It often seems like the concept of ‘adult movies’ (and no, not the XXX kind) is a dying art form, a mere legend from the swinging sixties and seventies when shock and perversion was at the helm of so many landmarks of cult cinema . This idea of films meant to be created for ages 18 and above is now a little seen blimp in the wide-release theatre roster, usually reserved for genre features and the latest Martin Scorsese picture. But now even the humble 15 certificate is under threat with Blumhouse’s latest feature Truth or Dare, a thorough exercise in restraint and parental guidance, with an added sprinkle of teen heart-throbs.
With a cast made up of Pretty Little Liars’ Lucy Hale, Teen Wolf’s Tyler Posey, The Flash’s Violett Beane and other stars of Glee, Awkward and Subugatory, it’s absolutely no surprise that this Spring Break gone wrong horror outing leaves all its best bits to the imagination for its PG-13 intended audience.
Lucy Hale takes the lead role of Olivia, who is rather unfairly dragged along on Spring Break by her best friends Lucas, Markie, Penelope, Brad and Tyson. Director Jeff Wadlow really goes for the Generation Z angle here, with a slew of montages of the group drinking, dancing, hanging out at the beach and having regular teenage fun all filmed on their iPhones through Snapchat, Instagram and Facebook. This ‘real time’ footage is a clever poke at a sense of reality peeping behind the film’s often too glossy frontier, but is never explored further once Truth or Dare’s real games begin, the integration of social media throughout the film’s central arc would have pleasantly harked back to one of Blumhouse’s more promising efforts Unfriended if they had bothered to use it more.
After their Insta-worthy montage Olivia meets a boy at a bar named Carter, who invites them to an after-party in an abandoned church. Once there, the group plays a game of Truth or Dare that Carter suggests, and it is soon revealed that he lured Olivia there as he needed someone with friends. As her friends begin to panic, Olivia is told that the game will go on after this night as Carter leaves the building.
Back at home, Olivia is plagued by ‘Truth or Dare?’ messages throughout school and eventually realises the game has followed them home, much to the dismissal of her friends who refuse to believe something sinister is happening until the body count starts to rise. Don’t tell the truth or don’t do the dare- or even refuse to play, and you die.
Here ensues the anticipated slasher picking-off scenes, as the group come to realise Carter was telling the truth after Ronnie, one of the boys from Spring Break, dies in a pool cue accident. Slasher movies such as this usually thrive in these moments, a few chopped off limbs here, some broken bones there and enough corn syrup blood to make The Shining look like a walk in the park, and here you have yourself a whole load of fun. Unfortunately Wadlow’s concerns to keep it PG-13 don’t allow horror fans to revel in the enjoyment of some creative kills that most middle-of-the-road slasher flicks redeem themselves with. Here we get only the briefest glimpses of the damage done, the camera turning away fast and avoiding the real horror as Olivia’s friends are knocked out of the game one by one. That is not to say that violence and gore is the only merit of a horror film, but when you have no physical threatening presence such as Freddy, Jason or Michael and your only fear factor is people with Joker-esque smiley faces that are described as “looking like a messed-up Snapchat filter”, then you’re probably need to deliver in another area.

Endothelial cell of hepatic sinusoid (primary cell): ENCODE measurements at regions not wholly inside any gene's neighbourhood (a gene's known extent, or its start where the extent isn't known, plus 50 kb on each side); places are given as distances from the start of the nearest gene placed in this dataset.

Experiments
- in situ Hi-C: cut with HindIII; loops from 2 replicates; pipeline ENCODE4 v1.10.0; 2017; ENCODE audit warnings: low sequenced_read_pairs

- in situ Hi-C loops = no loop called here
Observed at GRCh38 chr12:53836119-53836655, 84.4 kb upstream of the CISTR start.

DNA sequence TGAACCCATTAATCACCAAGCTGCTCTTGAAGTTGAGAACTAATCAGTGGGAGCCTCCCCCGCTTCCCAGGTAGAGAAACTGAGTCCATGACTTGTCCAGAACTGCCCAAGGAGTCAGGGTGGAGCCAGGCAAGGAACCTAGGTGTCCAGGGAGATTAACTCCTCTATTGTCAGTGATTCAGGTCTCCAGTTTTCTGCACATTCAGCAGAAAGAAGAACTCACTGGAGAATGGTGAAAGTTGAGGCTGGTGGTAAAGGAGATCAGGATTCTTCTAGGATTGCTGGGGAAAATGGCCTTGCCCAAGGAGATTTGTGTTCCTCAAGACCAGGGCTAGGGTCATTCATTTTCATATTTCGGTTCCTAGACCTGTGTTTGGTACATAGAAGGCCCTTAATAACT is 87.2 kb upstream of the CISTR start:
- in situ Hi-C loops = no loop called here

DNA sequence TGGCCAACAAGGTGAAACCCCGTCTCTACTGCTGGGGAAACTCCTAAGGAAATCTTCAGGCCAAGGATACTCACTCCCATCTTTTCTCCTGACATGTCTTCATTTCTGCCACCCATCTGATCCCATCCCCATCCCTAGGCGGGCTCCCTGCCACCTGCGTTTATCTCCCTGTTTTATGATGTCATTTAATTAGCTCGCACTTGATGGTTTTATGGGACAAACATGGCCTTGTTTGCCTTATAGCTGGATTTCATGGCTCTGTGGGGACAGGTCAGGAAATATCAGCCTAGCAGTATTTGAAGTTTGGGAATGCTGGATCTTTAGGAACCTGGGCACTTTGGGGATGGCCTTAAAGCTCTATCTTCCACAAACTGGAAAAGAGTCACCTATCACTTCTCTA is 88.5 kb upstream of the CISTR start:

However, Truth or Dare’s most wounding moments actually end up coming from the turns where characters select ‘Truth’. Relationships and friendships are put to the test and often destroyed, during a time when they actually need each other most. Peeling back the layers of each personality and putting them to the test warrants a more human side to the film once it’s done showing off its teen-star acquisitions.
Towards the end though it does seem that Jillian Jacobs and Michael Reisz’s script becomes swarmed in its own idiocy, chucking out the rule book and writing new ones to wrap up the story sharply. The game gets new rules mid-way through to avoid circling forever, they rip up all religious theory and horror movie history on demonic possession and stupidly claim a demon can possess ‘an idea’ and then build to an utterly confusing and unsatisfying ending that obviously makes way for a sequel.
Overall, Truth or Dare manages to be completely derivative but doesn’t have the smarts to keep up with its own games. Not quite knowing where to place itself as a slasher or supernatural mystery makes for a confusing watch, it’s not the perfect marriage of the two that it could have been but instead a mis-match that misses out on each sub-genres defining traits.
by Chloe Leeson
Chloe Leeson is the founder of Screen Queens. She hails from the north of England (the proper north that people think is actually Scotland but isn’t). Her lifesource is Harmony Korine’s 90s Letterman interviews and Ezra Miller’s jawline. She is a costume designer for hire who spends way too much time watching bad horror movies. Her favourite films are Into The Wild, Lords of Dogtown, Stand by Me and Pan’s Labyrinth. She rants about cinema screenings @kawaiigoff